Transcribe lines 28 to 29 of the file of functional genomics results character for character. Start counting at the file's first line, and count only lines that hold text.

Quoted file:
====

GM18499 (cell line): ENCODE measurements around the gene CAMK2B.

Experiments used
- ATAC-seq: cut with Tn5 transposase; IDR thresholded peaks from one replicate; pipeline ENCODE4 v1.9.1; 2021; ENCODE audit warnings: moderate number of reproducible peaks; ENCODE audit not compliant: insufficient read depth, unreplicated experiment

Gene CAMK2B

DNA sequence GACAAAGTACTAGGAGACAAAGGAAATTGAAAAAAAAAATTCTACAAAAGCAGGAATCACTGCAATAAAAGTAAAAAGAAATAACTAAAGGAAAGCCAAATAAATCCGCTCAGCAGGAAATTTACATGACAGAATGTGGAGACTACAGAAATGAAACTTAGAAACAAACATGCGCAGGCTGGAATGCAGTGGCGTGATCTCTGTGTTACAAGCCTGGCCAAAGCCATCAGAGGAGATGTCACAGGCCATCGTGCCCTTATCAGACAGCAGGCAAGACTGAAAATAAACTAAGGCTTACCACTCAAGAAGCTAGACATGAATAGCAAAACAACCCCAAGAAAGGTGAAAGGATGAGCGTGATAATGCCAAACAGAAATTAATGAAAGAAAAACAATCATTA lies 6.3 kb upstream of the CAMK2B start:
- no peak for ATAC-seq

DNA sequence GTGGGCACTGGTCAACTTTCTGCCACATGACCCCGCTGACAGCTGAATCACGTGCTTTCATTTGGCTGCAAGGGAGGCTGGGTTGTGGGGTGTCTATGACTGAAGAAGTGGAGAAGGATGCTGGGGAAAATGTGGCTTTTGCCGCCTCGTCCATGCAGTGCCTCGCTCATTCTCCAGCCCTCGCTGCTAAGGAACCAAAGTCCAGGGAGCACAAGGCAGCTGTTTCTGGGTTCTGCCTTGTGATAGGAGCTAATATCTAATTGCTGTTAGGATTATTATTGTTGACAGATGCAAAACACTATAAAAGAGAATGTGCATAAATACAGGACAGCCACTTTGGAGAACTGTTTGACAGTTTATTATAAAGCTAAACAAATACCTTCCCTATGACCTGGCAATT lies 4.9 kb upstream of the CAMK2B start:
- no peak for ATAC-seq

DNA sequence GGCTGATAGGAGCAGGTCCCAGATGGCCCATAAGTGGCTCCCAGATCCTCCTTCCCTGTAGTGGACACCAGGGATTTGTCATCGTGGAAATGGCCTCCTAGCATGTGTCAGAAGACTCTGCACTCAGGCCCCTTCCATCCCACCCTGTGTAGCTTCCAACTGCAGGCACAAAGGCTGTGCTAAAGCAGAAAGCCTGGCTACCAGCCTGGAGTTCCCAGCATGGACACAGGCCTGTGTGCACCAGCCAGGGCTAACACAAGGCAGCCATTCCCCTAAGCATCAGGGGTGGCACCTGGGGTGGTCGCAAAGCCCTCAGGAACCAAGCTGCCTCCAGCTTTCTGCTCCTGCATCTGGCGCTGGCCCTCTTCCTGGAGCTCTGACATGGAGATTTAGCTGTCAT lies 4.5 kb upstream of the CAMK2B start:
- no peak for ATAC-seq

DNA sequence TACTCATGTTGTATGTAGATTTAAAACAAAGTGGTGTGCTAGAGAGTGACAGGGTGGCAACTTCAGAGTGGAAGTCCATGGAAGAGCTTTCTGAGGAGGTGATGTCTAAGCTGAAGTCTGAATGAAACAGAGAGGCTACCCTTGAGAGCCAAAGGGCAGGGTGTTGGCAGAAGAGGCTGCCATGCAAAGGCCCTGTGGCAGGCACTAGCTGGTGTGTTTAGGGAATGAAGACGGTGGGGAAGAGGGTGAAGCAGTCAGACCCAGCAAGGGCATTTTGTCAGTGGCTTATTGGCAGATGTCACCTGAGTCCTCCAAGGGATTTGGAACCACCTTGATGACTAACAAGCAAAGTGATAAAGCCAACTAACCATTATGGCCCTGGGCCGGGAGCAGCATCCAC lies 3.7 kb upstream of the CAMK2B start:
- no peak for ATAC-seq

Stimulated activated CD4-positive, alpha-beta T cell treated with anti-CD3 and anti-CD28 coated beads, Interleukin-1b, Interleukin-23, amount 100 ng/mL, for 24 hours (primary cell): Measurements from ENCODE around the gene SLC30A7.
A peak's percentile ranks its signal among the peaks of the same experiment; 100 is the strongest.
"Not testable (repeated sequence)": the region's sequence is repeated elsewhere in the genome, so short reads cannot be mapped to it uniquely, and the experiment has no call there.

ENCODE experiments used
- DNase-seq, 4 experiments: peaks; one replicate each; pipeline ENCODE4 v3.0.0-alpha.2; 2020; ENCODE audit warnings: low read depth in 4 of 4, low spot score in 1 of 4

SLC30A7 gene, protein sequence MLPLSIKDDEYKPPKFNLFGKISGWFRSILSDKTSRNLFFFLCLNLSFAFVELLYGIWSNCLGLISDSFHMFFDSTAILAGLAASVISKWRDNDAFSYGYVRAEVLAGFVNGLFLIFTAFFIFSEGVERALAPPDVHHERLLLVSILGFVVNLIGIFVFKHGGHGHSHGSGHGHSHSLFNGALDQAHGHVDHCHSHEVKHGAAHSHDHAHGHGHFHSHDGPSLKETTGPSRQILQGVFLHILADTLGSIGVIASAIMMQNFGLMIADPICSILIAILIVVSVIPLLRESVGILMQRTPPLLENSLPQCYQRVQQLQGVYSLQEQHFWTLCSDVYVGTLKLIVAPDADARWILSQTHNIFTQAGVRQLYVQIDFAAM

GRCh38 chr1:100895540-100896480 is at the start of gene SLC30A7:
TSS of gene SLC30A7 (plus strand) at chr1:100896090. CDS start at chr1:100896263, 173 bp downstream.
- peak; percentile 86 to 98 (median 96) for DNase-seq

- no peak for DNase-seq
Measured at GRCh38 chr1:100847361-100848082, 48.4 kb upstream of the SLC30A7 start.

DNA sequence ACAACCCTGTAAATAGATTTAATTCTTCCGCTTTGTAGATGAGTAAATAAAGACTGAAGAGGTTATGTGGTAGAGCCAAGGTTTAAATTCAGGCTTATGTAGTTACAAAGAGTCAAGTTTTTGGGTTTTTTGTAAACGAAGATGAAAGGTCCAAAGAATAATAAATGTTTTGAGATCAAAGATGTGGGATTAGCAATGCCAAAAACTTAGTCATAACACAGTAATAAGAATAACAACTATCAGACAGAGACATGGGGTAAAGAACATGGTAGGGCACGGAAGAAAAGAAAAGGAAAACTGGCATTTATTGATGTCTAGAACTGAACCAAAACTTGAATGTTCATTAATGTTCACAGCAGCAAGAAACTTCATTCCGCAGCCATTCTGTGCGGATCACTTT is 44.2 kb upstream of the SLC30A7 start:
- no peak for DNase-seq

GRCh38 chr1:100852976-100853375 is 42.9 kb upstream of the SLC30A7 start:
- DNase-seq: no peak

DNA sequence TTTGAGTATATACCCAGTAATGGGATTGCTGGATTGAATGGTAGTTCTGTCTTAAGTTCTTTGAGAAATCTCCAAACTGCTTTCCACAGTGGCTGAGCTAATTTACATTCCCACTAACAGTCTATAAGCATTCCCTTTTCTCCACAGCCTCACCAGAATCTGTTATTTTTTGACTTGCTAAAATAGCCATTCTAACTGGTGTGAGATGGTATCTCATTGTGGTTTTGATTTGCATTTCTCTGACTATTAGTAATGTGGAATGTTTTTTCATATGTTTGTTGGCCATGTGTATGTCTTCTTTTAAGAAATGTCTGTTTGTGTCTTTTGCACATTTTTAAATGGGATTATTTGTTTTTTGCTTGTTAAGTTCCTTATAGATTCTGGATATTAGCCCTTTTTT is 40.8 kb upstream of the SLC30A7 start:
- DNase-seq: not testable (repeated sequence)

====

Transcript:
DNA sequence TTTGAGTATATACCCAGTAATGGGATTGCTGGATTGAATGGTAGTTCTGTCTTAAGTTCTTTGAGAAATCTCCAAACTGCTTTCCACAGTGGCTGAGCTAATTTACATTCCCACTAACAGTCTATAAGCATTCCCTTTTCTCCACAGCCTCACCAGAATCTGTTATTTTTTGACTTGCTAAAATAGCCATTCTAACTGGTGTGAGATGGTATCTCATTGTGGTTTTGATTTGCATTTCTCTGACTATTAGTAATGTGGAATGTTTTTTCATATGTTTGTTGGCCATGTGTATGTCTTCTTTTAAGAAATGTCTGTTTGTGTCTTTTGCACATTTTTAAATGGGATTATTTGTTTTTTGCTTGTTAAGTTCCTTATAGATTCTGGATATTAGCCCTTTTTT is 40.8 kb upstream of the SLC30A7 start:
- DNase-seq: not testable (repeated sequence)